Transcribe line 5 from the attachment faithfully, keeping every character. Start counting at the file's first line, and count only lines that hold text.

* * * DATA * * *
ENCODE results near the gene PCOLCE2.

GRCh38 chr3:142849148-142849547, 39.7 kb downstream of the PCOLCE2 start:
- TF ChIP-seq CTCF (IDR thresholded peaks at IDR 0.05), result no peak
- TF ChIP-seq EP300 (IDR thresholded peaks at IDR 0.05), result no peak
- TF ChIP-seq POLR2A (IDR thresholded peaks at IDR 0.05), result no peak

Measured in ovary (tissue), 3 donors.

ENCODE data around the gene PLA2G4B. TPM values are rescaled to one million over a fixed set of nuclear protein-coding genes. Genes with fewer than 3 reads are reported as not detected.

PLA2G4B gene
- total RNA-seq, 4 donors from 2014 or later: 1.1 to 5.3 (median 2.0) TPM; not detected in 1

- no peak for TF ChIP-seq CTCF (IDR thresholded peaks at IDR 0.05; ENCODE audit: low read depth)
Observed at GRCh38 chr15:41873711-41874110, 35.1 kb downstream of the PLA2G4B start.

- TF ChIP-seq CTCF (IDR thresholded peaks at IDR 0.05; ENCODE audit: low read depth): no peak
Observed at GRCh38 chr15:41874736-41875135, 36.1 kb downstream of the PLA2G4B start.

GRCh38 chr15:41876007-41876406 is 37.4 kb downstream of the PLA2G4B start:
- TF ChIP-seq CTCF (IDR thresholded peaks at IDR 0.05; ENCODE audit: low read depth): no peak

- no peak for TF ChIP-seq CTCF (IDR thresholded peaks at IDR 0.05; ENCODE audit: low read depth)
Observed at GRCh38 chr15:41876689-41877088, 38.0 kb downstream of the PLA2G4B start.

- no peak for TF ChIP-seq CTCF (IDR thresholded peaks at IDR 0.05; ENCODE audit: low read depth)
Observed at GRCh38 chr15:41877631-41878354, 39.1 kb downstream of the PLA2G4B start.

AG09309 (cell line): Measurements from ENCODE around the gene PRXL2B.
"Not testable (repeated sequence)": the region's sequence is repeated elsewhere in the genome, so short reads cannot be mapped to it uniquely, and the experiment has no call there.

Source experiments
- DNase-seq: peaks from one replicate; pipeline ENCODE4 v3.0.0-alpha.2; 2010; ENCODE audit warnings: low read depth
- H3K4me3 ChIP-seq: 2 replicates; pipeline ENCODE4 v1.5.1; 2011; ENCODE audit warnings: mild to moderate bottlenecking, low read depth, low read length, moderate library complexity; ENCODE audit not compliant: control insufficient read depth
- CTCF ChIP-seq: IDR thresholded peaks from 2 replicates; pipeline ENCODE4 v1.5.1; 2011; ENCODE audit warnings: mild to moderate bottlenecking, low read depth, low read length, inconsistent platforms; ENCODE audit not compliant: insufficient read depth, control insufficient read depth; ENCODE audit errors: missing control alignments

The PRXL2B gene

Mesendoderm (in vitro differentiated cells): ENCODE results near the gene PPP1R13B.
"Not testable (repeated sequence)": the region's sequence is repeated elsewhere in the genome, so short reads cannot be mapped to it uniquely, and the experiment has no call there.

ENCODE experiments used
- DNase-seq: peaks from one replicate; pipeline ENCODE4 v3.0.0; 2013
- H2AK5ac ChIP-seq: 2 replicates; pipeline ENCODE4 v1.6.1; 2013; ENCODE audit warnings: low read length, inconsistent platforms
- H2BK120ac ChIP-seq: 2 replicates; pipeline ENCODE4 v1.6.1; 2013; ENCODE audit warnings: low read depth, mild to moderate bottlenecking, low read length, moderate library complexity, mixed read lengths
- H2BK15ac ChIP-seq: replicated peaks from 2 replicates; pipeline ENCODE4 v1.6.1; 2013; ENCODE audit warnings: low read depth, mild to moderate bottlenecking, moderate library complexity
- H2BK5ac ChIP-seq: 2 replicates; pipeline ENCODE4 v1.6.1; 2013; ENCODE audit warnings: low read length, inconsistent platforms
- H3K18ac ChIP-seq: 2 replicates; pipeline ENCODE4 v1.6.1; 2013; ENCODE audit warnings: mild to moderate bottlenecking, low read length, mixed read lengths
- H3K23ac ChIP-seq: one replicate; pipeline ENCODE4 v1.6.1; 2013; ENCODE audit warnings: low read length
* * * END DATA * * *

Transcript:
- TF ChIP-seq POLR2A (IDR thresholded peaks at IDR 0.05), result no peak